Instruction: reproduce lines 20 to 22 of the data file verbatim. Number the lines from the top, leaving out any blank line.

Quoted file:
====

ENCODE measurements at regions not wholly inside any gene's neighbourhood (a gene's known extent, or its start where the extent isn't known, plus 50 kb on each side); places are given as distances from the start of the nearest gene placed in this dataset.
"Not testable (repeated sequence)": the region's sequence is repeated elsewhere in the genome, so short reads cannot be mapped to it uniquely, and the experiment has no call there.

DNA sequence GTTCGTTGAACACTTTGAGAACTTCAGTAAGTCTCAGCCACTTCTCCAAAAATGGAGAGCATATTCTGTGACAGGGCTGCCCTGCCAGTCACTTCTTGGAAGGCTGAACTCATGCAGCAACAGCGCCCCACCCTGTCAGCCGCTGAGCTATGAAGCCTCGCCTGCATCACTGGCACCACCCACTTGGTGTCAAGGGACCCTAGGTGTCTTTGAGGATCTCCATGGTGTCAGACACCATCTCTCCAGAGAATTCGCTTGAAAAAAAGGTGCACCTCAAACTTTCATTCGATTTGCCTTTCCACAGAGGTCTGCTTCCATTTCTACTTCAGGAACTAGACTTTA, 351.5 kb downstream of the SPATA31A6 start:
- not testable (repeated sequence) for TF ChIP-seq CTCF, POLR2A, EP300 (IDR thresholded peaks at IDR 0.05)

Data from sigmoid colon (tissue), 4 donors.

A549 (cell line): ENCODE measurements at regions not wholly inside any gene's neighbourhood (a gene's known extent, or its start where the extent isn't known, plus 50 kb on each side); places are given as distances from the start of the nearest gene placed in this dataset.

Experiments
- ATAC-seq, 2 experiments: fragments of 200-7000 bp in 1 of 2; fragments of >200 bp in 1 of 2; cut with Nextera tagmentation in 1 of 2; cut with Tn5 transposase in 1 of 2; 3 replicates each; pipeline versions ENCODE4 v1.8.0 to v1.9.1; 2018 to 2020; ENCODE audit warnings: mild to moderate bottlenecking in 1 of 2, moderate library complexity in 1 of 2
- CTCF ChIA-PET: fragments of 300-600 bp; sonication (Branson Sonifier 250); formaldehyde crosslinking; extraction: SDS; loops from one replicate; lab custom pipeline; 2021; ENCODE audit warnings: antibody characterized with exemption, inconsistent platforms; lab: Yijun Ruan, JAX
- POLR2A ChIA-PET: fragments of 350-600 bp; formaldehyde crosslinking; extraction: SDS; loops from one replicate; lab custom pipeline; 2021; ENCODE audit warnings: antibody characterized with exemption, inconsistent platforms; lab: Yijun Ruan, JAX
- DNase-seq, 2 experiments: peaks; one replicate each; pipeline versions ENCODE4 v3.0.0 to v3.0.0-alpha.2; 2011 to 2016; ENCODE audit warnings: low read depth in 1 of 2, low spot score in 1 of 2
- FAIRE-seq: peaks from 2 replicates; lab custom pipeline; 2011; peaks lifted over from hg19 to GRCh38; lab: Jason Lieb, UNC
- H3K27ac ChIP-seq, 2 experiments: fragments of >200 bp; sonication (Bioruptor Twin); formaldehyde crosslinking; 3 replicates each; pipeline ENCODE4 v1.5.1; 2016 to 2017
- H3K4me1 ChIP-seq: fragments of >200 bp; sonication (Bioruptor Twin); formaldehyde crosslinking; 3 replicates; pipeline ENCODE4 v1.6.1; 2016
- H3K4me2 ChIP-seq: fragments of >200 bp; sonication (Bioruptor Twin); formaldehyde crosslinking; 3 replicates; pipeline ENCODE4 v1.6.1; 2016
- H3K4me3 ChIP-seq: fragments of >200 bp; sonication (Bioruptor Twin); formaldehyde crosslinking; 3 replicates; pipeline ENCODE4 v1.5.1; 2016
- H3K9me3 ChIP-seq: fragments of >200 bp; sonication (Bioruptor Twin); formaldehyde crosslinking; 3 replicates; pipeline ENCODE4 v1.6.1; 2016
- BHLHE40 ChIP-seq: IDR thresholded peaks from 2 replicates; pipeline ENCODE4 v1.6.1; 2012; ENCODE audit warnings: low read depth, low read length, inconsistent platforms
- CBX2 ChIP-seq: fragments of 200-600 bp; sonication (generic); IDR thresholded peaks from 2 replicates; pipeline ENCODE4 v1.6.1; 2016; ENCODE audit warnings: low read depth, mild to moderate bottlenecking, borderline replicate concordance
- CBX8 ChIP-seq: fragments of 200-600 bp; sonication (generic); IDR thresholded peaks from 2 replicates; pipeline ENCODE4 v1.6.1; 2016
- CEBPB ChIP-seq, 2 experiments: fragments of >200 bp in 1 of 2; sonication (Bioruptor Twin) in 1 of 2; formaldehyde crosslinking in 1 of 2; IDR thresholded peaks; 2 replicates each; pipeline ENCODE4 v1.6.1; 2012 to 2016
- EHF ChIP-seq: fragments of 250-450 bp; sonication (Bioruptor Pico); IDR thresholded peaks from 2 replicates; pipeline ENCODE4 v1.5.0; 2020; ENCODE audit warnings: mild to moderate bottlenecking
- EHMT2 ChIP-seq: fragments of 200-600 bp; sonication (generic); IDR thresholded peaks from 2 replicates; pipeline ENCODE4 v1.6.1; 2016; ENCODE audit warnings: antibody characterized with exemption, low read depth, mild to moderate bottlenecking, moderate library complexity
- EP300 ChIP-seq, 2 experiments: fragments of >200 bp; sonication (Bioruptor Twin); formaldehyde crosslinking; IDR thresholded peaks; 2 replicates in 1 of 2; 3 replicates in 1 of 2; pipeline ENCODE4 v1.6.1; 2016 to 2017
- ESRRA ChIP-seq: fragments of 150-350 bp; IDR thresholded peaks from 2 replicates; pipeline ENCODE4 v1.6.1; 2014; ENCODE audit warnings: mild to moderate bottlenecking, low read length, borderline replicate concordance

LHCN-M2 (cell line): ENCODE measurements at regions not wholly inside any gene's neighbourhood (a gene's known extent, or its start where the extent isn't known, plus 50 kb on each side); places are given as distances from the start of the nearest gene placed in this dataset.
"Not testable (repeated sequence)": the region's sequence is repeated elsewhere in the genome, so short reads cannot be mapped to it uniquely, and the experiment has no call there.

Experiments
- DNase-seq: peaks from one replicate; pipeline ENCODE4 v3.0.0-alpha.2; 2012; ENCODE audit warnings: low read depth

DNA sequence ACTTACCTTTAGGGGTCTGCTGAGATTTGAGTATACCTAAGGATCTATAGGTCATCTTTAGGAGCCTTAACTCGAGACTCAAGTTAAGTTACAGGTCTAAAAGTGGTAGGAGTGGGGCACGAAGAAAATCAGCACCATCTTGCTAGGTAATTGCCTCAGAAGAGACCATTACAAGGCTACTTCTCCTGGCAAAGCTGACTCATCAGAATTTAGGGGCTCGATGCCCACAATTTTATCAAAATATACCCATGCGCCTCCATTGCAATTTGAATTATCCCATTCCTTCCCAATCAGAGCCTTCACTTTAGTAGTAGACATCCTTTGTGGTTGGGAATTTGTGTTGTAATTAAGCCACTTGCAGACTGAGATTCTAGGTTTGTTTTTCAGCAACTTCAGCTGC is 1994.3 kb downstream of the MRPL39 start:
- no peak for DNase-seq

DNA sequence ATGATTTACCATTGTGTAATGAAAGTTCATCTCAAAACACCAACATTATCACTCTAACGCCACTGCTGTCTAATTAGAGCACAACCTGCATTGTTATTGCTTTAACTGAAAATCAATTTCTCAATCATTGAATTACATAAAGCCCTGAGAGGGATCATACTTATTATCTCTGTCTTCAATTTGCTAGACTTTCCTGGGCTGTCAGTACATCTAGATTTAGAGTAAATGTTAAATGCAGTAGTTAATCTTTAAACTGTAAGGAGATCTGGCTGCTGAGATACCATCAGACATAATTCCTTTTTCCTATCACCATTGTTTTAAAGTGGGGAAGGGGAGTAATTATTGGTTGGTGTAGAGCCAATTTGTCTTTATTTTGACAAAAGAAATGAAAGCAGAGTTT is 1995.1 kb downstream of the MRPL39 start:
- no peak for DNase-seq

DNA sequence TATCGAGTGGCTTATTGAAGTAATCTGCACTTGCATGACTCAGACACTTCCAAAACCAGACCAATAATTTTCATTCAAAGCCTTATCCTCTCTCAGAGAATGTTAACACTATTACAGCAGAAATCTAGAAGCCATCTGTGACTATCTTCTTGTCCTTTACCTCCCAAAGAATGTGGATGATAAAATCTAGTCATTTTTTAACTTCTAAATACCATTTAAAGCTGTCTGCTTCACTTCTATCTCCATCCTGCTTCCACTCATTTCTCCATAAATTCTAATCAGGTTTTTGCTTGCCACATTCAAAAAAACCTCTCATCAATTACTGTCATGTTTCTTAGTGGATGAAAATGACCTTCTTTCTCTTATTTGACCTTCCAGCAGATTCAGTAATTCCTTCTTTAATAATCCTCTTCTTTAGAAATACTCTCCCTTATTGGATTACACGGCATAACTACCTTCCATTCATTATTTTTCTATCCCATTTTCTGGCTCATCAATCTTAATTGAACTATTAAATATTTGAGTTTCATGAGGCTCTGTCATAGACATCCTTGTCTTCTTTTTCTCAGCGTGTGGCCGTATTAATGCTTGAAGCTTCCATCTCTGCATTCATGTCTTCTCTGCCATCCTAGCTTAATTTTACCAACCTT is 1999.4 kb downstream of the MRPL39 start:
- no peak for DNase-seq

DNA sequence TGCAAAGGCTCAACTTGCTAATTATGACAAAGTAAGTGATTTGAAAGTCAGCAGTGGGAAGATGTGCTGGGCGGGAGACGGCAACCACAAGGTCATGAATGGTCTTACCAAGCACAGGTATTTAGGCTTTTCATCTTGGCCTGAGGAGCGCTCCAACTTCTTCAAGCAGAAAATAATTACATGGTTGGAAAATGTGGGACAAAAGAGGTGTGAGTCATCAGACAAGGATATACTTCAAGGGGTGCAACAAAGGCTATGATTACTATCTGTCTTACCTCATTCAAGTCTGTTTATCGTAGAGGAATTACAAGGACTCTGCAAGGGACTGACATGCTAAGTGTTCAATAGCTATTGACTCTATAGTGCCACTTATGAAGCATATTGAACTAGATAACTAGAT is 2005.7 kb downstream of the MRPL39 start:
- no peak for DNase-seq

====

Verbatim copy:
- CBX8 ChIP-seq: fragments of 200-600 bp; sonication (generic); IDR thresholded peaks from 2 replicates; pipeline ENCODE4 v1.6.1; 2016
- CEBPB ChIP-seq, 2 experiments: fragments of >200 bp in 1 of 2; sonication (Bioruptor Twin) in 1 of 2; formaldehyde crosslinking in 1 of 2; IDR thresholded peaks; 2 replicates each; pipeline ENCODE4 v1.6.1; 2012 to 2016
- EHF ChIP-seq: fragments of 250-450 bp; sonication (Bioruptor Pico); IDR thresholded peaks from 2 replicates; pipeline ENCODE4 v1.5.0; 2020; ENCODE audit warnings: mild to moderate bottlenecking